March 30, 2020
TICO Study Shows Benefit for Ticagrelor Alone in Patients With ACS After PCI
March 30, 2020—At the American College of Cardiology’s Annual Scientific Session Together with World Congress of Cardiology (ACC.20/WCC), Yangsoo Jang, MD, presented data from the TICO study demonstrating that patients with acute coronary syndrome (ACS) who stopped taking aspirin 3 months after the insertion of a coronary stent and then took ticagrelor alone for 9 months had fewer episodes of bleeding and no increase in heart attacks, stroke, or other adverse events caused by blockages in the arteries, compared with patients who took both aspirin and ticagrelor for a year. TICO was funded by Biotronik, manufacturer of the stents used in the study.
Dr. Jang stated in the announcement from ACC.20/WCC, “This is the first randomized trial to compare ticagrelor monotherapy with dual antiplatelet therapy—the standard of care—exclusively in a population with ACS. Our findings suggest that for patients with ACS who are treated with stents, ticagrelor monotherapy could be an optimal strategy for reducing bleeding risk without increasing the risk for adverse events caused by arterial blockages.”
The TICO study enrolled 3,056 patients with ACS at 38 centers in South Korea. The patients' average age was 61 years; 79% were men, 39% were aged > 65, and 27% had diabetes. All patients received ticagrelor plus aspirin for 3 months, then the patients were randomly assigned to one of two groups. For 9 months, one group continued treatment with ticagrelor and aspirin, while the second group received ticagrelor alone.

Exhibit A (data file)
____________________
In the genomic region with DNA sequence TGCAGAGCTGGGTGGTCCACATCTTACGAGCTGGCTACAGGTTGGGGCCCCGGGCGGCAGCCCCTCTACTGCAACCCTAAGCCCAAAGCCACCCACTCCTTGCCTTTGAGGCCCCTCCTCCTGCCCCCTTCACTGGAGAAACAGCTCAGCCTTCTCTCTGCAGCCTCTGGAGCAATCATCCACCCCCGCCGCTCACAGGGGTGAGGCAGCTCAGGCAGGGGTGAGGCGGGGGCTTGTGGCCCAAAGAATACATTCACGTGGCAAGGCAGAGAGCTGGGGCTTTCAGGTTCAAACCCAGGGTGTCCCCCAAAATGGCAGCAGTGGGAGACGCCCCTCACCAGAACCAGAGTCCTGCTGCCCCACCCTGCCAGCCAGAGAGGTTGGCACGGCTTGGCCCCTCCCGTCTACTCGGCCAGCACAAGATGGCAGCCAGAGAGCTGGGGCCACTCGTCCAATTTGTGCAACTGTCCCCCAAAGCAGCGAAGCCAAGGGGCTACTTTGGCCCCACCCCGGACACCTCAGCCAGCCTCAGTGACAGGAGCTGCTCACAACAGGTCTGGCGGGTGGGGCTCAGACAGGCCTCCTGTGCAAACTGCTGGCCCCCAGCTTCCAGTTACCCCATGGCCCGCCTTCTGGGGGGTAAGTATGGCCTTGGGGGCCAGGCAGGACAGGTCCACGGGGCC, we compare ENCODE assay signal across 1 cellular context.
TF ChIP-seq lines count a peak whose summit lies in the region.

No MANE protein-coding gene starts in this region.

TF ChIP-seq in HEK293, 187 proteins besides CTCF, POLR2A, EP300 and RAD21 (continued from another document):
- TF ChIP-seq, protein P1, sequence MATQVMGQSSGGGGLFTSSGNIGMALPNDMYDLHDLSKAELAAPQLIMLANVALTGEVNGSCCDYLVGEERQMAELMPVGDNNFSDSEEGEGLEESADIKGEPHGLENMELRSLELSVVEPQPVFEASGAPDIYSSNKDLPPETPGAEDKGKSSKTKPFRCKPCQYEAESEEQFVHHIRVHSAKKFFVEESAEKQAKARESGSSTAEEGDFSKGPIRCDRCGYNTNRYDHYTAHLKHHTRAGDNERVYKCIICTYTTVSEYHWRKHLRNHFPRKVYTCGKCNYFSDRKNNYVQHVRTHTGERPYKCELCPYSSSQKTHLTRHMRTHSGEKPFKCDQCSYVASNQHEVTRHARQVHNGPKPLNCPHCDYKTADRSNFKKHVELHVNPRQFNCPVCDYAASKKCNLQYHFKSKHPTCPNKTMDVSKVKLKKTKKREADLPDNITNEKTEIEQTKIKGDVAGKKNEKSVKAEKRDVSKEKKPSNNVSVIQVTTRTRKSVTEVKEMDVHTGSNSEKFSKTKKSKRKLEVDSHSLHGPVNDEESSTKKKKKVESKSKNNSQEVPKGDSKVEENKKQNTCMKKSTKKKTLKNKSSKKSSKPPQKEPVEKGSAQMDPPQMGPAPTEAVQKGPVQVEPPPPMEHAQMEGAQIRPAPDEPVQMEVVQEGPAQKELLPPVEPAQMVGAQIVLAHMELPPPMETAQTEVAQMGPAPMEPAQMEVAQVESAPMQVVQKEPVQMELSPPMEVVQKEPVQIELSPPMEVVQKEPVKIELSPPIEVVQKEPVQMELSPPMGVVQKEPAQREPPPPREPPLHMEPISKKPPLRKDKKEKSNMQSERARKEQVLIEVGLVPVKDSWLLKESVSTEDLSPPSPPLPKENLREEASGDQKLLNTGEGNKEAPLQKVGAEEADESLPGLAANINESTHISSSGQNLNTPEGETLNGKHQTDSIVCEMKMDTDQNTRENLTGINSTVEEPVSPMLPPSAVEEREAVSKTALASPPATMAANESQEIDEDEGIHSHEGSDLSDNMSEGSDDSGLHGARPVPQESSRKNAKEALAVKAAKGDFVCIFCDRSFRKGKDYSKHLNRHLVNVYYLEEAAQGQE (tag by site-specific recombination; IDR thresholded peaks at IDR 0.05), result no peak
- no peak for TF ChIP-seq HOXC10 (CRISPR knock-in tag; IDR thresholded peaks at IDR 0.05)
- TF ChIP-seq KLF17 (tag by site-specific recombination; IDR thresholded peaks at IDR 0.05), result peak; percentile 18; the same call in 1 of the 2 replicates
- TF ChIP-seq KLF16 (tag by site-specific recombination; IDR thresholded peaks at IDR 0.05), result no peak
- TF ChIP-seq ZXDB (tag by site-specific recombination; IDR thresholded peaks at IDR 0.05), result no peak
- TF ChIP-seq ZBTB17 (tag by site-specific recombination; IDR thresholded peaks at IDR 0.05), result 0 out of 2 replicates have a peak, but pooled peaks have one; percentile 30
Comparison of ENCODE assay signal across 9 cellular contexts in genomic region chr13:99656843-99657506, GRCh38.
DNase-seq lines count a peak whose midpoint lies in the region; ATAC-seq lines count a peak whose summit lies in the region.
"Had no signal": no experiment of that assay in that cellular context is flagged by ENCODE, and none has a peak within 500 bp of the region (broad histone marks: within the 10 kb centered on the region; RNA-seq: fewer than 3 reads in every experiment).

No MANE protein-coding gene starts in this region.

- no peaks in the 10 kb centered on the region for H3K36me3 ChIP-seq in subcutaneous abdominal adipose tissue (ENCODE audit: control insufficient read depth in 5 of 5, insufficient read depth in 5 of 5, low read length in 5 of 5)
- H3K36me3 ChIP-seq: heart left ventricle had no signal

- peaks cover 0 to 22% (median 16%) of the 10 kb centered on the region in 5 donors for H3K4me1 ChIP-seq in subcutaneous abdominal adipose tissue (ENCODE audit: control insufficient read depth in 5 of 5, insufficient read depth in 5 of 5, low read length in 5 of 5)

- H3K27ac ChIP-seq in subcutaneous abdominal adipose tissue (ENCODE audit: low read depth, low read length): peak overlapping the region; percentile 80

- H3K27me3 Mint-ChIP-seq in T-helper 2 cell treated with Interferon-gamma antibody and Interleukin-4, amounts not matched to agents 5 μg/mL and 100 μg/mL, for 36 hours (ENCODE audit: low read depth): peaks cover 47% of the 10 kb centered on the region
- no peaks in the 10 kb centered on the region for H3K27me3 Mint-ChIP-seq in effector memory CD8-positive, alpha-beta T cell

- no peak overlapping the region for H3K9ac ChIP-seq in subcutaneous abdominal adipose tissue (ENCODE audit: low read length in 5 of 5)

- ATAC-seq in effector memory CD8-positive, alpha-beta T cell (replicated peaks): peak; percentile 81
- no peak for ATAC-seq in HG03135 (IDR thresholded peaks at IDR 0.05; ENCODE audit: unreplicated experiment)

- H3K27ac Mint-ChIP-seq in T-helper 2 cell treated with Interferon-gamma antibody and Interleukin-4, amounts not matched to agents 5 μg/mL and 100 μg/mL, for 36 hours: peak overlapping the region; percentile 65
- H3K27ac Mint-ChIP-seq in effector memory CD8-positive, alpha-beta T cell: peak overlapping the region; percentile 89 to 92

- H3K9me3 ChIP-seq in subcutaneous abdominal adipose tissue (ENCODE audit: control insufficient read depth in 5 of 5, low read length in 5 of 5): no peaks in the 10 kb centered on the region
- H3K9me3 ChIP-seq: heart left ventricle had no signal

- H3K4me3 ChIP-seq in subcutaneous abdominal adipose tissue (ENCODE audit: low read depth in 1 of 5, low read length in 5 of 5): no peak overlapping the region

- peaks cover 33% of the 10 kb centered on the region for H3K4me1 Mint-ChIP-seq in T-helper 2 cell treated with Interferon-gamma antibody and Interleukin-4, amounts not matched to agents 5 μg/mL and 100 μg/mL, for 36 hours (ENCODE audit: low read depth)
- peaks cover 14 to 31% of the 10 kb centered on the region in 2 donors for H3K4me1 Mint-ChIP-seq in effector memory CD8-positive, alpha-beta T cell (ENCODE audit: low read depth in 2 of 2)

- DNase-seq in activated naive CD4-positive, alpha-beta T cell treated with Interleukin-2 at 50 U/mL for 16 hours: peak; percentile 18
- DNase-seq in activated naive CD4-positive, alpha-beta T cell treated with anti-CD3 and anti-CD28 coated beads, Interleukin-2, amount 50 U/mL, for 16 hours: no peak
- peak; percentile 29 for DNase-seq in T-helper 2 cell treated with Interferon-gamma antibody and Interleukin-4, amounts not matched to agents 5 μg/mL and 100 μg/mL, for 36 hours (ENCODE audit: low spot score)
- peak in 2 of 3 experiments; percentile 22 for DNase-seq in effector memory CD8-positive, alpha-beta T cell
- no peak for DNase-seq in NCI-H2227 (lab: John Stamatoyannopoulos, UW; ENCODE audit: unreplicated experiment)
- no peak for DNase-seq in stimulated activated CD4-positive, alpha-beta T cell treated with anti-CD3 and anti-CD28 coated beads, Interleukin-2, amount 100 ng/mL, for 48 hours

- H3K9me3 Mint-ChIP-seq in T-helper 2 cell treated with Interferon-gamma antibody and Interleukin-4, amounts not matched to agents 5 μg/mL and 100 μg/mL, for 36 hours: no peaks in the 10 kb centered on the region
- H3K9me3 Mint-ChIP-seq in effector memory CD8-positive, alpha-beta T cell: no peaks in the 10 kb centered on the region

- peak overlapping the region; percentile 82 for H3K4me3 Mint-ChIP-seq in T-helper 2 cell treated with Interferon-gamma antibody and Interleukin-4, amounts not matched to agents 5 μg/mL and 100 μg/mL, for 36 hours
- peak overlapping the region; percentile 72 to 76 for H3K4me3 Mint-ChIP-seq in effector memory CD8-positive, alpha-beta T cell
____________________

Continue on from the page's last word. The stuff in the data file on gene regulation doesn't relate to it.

The primary study endpoint was the combined occurrence of death, heart attack, stroke, stent thrombosis, the need for a second procedure to unblock the same artery, or major bleeding (defined as fatal bleeding, bleeding inside the skull, or symptomatic internal bleeding) 12 months after stenting.
At ACC.20/WCC, Dr. Jang reported that after a median follow-up of 12 months, 59 (3.9%) patients who had been randomly assigned to ticagrelor alone had a primary-endpoint event, compared with 89 (5.9%) patients who had continued treatment with both ticagrelor and aspirin, a statistically significant difference. This difference was driven by a reduced risk of major bleeding in the group treated with ticagrelor alone (1.7%), compared with the group treated with ticagrelor and aspirin (3%). Rates of other adverse events were similar in the two groups.
A limitation of the study is that patients with an elevated risk for bleeding (defined as age ≥ 80 years, having had a stroke within the past year, or having had brain surgery or a traumatic brain injury within the past 6 months) were excluded. Dr. Jang noted that these patients account for approximately 40% of patients undergoing stenting outside of clinical trials. “Our results cannot be extrapolated to this group of patients,” advised Dr. Jang in the ACC.20/WCC press release.